Item Type:Article
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URLURL TypeDescription Paper
Medling, A. M.0000-0001-7421-2944
Groves, B. A.0000-0002-9768-0246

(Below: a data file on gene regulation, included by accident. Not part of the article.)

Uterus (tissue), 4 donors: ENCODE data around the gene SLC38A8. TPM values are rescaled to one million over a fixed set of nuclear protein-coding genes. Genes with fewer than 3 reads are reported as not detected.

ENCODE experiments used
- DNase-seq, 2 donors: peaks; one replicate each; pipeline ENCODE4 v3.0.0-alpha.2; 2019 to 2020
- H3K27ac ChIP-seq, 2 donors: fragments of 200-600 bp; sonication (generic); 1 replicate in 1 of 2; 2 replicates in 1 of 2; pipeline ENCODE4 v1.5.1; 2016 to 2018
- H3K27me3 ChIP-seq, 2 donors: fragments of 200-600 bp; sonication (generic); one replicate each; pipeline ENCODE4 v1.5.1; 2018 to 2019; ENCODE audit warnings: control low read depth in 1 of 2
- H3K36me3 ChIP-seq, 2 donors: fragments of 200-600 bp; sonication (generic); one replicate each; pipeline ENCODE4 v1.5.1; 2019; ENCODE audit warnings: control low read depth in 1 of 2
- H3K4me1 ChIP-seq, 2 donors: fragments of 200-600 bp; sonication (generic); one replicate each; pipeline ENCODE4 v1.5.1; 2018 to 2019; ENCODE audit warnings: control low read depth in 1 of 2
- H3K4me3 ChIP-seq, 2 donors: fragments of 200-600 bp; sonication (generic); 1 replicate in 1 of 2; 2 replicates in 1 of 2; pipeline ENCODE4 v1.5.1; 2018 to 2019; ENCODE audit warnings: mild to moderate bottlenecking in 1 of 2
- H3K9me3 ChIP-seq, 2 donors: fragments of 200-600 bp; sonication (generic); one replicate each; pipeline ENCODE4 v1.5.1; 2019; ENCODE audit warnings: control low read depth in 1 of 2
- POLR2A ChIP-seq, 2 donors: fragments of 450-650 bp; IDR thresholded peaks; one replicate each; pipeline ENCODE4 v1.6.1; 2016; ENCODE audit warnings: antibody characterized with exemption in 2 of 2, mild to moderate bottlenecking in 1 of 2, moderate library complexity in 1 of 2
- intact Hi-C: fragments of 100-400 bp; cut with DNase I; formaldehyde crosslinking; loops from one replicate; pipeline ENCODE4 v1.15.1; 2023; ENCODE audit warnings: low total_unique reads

Additional Information:© 2017 The Authors. Published by Oxford University Press on behalf of the Royal Astronomical Society. Accepted 2017 April 21. Received 2017 April 14; in original form 2016 December 11. Published: 03 May 2017. RB acknowledges support under the Australian Research Council’s (ARC) Discovery Projects funding scheme (DP130100664). JvdS is funded under Bland-Hawthorn’s ARC Laureate Fellowship (FL140100278). SMC acknowledges the support of an Australian Research Council Future Fellowship (FT100100457). SB acknowledges the funding support from the Australian Research Council through a Future Fellowship (FT140101166). Support for AMM is provided by NASA through a Hubble Fellowship grant #HST-HF2-51377 awarded by the Space Telescope Science Institute, which is operated by the Association of Universities for Research in Astronomy, Inc., for NASA, under contract NAS5-26555. MSO acknowledges the funding support from the Australian Research Council through a Future Fellowship Fellowship (FT140100255). We would also like to thank the anonymous referee for comments and suggestions that have improved the clarity and readability of this work. The SAMI Galaxy Survey is based on observations made at the Anglo-Australian Telescope. SAMI was developed jointly by the University of Sydney and the Australian Astronomical Observatory. The SAMI input catalogue is based on data taken from the SDSS, the GAMA Survey and the VST ATLAS Survey. The SAMI Galaxy Survey is funded by the Australian Research Council Centre of Excellence for All-sky Astrophysics (CAASTRO), through project number CE110001020, and other participating institutions. The SAMI Galaxy Survey website is GAMA is a joint European–Australasian project based around a spectroscopic campaign using the Anglo-Australian Telescope. The GAMA input catalogue is based on data taken from the SDSS and the UKIRT Infrared Deep Sky Survey. Complementary imaging of the GAMA regions is being obtained by a number of independent survey programmes, including GALEX MIS, VST KiDS, VISTA VIKING, WISE, H-ATLAS, GMRT and ASKAP providing UV to radio coverage. GAMA is funded by the STFC (UK), the ARC (Australia), the AAO and the participating institutions. The GAMA website is